I invite you to suspend any judgements or comparisons you might want to make. There is much to feel vulnerable about when talking and writing about sex: we live in a society and culture that attempts to limit and keep us constrained in what is ‘acceptable’ and ‘normal’. I may feel vulnerable sharing what I have to say about my own desire, but – just like walking my desire lines themselves – that is a journey I’m willing to take. It is my hope that my stories encourage and support you to look at your own. By identifying the routes I have taken in order to come to know and express my sexual self more fully and honestly, I hope you will reflect on the journeys you have taken – and those you are still longing to take. There is no ‘normal’; there are only unique expressions and choices and discoveries. We may not walk the same paths, but I am sure we will have visited comparable landscapes, experienced similar blocks and forks in the road, and been amazed at where we have ended up.

My desires have led me to take many journeys. My heart has been broken more than once in the process of following my desire lines. I have taken risks and experienced losses. I have also expanded my mind, reconnected with my soul, experienced great pleasure with my body, and healed my heart. Again and again. Again and again.

I invite you to delve into the topic of desire with me. Together, we can explore both familiar and new territories; the unique paths that comprise our individual desire lines.

Wherever you are now, please know that there are still more paths to explore. I wish for your journeys to be filled with curiosity and courage, passion and pleasure, desire and delight.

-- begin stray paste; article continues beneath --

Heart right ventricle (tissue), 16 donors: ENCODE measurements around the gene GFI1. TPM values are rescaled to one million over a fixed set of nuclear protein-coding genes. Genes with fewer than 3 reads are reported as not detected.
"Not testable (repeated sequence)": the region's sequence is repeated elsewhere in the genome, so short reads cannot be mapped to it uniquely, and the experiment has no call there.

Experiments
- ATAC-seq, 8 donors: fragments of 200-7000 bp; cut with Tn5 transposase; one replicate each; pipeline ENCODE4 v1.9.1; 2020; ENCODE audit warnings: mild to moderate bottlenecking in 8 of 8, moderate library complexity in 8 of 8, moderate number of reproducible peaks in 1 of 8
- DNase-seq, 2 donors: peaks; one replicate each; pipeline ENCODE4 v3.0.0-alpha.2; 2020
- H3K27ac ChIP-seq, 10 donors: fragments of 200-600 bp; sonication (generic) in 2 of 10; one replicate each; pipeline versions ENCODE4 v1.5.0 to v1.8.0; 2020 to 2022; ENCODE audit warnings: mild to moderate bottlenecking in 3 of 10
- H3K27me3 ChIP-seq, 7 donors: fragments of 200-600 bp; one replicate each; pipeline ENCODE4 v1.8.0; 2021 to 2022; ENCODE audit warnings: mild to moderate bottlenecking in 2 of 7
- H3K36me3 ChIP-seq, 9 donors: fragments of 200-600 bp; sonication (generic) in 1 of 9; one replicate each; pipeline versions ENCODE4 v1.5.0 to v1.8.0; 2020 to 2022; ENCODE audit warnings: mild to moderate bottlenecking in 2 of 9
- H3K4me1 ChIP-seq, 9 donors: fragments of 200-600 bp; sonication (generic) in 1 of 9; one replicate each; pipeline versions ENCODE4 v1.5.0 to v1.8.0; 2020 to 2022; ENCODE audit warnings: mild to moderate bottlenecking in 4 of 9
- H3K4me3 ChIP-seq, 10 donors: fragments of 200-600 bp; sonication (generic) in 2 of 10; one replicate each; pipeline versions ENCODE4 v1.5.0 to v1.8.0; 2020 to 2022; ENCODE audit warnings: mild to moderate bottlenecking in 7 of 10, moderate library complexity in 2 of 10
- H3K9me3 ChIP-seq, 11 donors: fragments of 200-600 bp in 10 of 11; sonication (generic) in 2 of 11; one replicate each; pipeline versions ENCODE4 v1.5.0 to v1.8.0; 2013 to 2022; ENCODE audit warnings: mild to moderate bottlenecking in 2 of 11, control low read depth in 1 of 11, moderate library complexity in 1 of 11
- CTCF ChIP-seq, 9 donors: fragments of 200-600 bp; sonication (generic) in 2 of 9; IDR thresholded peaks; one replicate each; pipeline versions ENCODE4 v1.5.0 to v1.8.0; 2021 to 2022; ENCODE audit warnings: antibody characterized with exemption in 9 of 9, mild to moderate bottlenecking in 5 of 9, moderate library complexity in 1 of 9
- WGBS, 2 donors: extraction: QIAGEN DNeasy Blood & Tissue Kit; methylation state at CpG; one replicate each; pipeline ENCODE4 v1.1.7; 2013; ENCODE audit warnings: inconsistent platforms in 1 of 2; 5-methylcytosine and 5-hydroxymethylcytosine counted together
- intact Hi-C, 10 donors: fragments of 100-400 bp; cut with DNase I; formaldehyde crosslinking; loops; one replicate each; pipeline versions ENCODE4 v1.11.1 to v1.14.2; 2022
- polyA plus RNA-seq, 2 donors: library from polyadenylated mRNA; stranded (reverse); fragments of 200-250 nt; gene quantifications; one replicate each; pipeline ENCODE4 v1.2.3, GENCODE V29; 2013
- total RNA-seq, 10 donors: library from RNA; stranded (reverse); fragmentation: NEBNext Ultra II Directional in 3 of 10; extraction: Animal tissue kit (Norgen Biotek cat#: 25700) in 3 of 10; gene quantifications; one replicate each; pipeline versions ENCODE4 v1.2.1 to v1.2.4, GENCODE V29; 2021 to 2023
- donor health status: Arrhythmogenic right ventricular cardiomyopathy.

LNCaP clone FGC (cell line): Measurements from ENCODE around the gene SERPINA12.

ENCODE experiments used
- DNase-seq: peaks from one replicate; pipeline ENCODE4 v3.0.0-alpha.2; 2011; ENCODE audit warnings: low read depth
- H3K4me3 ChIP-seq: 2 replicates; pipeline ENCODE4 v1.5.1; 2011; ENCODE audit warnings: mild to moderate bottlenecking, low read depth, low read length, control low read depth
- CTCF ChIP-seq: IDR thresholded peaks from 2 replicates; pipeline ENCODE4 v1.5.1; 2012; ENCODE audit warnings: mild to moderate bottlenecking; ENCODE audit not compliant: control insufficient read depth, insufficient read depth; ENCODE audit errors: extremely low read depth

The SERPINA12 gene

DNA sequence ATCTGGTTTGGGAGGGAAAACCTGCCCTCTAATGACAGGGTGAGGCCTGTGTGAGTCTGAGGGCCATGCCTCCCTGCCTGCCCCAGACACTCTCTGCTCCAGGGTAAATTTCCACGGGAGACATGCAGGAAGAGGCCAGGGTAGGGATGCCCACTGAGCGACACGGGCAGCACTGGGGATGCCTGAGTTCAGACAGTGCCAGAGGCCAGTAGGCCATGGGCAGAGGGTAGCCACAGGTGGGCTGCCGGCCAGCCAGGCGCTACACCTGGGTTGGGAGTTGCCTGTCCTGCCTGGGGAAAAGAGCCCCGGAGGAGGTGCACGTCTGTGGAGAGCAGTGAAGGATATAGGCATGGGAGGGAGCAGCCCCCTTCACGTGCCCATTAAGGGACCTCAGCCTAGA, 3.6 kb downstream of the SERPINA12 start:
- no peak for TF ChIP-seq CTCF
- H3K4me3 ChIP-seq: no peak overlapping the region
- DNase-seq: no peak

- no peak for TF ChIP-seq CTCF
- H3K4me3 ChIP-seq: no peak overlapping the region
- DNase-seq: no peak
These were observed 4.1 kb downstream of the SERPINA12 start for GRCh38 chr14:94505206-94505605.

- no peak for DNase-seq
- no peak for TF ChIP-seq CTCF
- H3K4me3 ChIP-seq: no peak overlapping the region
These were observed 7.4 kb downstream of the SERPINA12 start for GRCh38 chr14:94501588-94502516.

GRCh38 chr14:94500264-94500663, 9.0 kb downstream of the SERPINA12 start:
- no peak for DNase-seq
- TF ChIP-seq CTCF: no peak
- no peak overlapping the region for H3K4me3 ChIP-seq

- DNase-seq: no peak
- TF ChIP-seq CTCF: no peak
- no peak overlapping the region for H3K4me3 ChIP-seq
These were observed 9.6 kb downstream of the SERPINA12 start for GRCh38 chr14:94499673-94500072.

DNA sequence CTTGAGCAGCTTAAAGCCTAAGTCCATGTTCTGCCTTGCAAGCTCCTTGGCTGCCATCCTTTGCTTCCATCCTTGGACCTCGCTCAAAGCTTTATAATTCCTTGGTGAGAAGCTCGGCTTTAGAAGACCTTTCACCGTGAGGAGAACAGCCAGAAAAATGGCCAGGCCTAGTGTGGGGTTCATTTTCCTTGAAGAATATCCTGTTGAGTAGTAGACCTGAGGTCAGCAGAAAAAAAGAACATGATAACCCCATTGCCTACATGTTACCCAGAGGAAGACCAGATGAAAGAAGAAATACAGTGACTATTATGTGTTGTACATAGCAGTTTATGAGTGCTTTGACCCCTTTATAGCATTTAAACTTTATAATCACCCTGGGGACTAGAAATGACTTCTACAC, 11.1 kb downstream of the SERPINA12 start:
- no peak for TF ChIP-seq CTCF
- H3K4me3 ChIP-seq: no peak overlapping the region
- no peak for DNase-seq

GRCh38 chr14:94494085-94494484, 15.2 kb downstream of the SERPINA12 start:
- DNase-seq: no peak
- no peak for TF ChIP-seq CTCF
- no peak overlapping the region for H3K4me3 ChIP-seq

You are magnificent. You are powerful. You are already enough.

Please read this bit, it is important

This book comes with a content warning. Please remember that all the desire lines I describe in this book are based around consensual agreement between adults. However, it is possible that you will read something here that may negatively trigger you in some way. If this happens, I am sorry and I urge you to get any support you might need around this. I did consider omitting some of my stories for fear that they might upset a reader. However, these are the same fears that can hold us back from expressing our desires to ourselves and to our partners; the same fears that lead us to turn our backs on our authentic desires. For this reason, I have chosen courage over comfort. I trust you to make your own choices about reading this book, and I trust you to look after your needs. Desire Lines is offered to you as a container, and as a brave space, where you get to choose the lens through which you see.

This book contains sexually explicit and graphic language and imagery. Some of the stories are fictional whilst others are based upon real-life experiences.

I have given due consideration to the ethics of sharing stories that involve other people and my intention has always been to honour those who have walked alongside me. Those who currently walk my desire lines with me have given their blessing for our stories to be shared.

Safety is important. During the exploration of my own desire lines, I adhere to the guiding principles of checking first that any activity or relationship I want to embark on is safe, sane and consensual (SSC). These are standard principles within the BDSM community, along with risk aware consensual kink (RACK) – which acknowledges that the terms ‘safe’ and ‘sane’ are both open to individual interpretation. If you wish to explore these concepts more you can find lots of resources by searching for these terms on the internet.

Finally, I offer a reminder to you to explore your own desires and desire lines without judgement or comparison. Your desires are unique to you, as mine are unique to me. There is no standard to be reached. You are the person who knows best what is important to you, and what you need and want. Please be open to self-enquiry but know that you are always in a position of choice.


The information and ideas contained within this book are not a substitution for medical, psychological, or psychotherapeutic intervention. Please seek appropriate professional support if required.

Ready for more?

Buy Desire Lines here

Read Chapter 1 here